Despite the plethora of frightening headlines about crowding, lack of compassion and overburdened doctors and nurses in the public hospitals, a first-ever Health Ministry survey of 24 medical centers around the country showed relatively high satisfaction among patients.
The ministry’s quality, safety and service administration examined hospitals according to their size (small, medium and large); satisfaction with doctors and nurses; physical conditions; provision of medical information to patients; discharge procedures in a variety of departments, including surgery, internal medicine and others.
Ministry director-general Prof.
Arnon Afek said the polling of patients was “just at the beginning,” and that such surveys will be held annually to keep hospitals on their toes and patients aware of their rights.
Since such patient-satisfaction surveys are regularly carried out in other OECD countries, the participation of Israeli hospitals creates a measure of comparison with these standards.
Because internal medicine departments are usually the most crowded and handle usually elderly patients with the most complex chronic diseases, it was not surprising that satisfaction with these was lower than in other departments.
But in any case, average satisfaction rates in most of the hospitals – by Hebrew-, Arabicand Russian-speaking patients – ranged from 90 percent down to over 60%, with most in the 70% to 80% range.
The survey included more than 11,000 patients over the age of 18 who had been hospitalized for at least two days and nights in the 24 hospitals.
All the departments were sampled, except for obstetrics and gynecology, pediatrics, intensive care, psychiatry, emergency medicine and rehabilitation, as well as outpatient clinics. About 500 interviews were conducted in each hospital within two weeks of patients’ discharge.
Nearly half of those asked to participate agreed to be interviewed.
A total of 55% of the patients rated their general satisfaction with the hospitals where they were treated as nine or 10, while 12% were “very unsatisfied” and rated their stay as 1 to 5.
Among the largest hospitals, the highest rating was given to the Rabin Medical Center-Beilinson Campus in Petah Tikva (81%), followed by Sheba at Tel Hashomer (78%).
Among the large- to medium- sized, the top hospital was Haifa’s Bnei Zion; and among the smaller hospitals, the top institution was the (ultra-Orthodox) Ma’ayanei Hayeshua Hospital (85%) in Bnei Brak. The Scottish Hospital in Nazareth was also highly rated among the small hospitals.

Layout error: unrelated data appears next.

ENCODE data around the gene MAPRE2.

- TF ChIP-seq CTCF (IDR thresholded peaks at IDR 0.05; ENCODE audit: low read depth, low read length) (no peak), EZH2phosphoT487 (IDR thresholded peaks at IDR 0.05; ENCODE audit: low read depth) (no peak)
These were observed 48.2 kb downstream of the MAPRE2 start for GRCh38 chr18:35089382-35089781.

Hospitals with a more religious (Jewish or Muslim) clientele seemed to have higher rates of satisfaction than others.
Beilinson director-general Dr. Eyran Halpern said after the release of the report he “salutes our thousands of employees who work day and night to provide excellent medical care, service, attention and information, as well as hospitalization at the level of hotel services. We have additional proof that Beilinson is leading Israeli medicine.”
He added, however, that Israeli healthcare is provided today under difficult budgetary and other conditions and that more must be done.
In general, patients were most satisfied with the nurses in their department – 83% – compared to 81% with the doctors.
Patients at Barzilai Medical Center in Ashkelon (74%) and Hillel Jaffe Medical Center (77%) in Hadera were least satisfied with the doctors, while 87% of patients at Emek Medical Center in Afula and 86% at Carmel Medical Center in Haifa were satisfied with the doctors.
When asked if they felt they had been “in good hands,” the five largest medical centers (Sheba, Sourasky, Rambam, Beilinson and Soroka) all earned high ratings, while among the medium-sized ones, Emek, Carmel, Meir in Kfar Saba, Bnei Zion and Shaare Zedek in Jerusalem received the best grades.
With an average occupancy rate throughout the year, most complaints were about physical conditions – with those who were hospitalized in corridors in Barzilai, Wolfson, Hillel Jaffe, Western Galilee State Hospital in Nahariya, Kaplan, Rabin Medical Center-Hasharon Campus in Petah Tikva, Laniado and Hadassah Mount Scopus giving the lowest scores on physical conditions.
Regarding Jerusalem, patients in Shaare Zedek and Hadassah Mount Scopus were generally a bit more satisfied than those in Hadassah Ein Kerem.
One of the most common complaints of hospital patients around the country was that they were not given adequate and clear explanations when discharged.
But ironically, non-academics, Arabs and patients over 35 were most satisfied with their treatment, maybe because they least expected it.
Meanwhile, the ministry also released on Tuesday a report on the condition of premature baby units in hospitals around the country. In the past, the state comptroller published critical reports of such facilities, saying they were overcrowded and understaffed, with too many infections occurring that endangered infants.
However, the ministry said, in recent years much effort and money has been invested in improving conditions in such units, and the National Insurance Institute has raised payments to hospitals for treating the little babies. In addition, incentives were given for young medical graduates to go into neonatology as a specialty.
Of 26 premature baby units examined, half received bonuses for providing high levels of care. There is careful monitoring of infections in the units, and their rate has been reduced, the ministry said.
IceCure Medical, an Israeli company developing a minimally invasive medical device for treating tumors, announced that it will start offering its technology in Israel in upcoming weeks.
It was perhaps ironic that on the day that a special emergency exercise in the event of a chemical attack in a central neighborhood was held at Rabin Medical Center a real rocket fell in Beer Sheva showing the importance of always being prepared.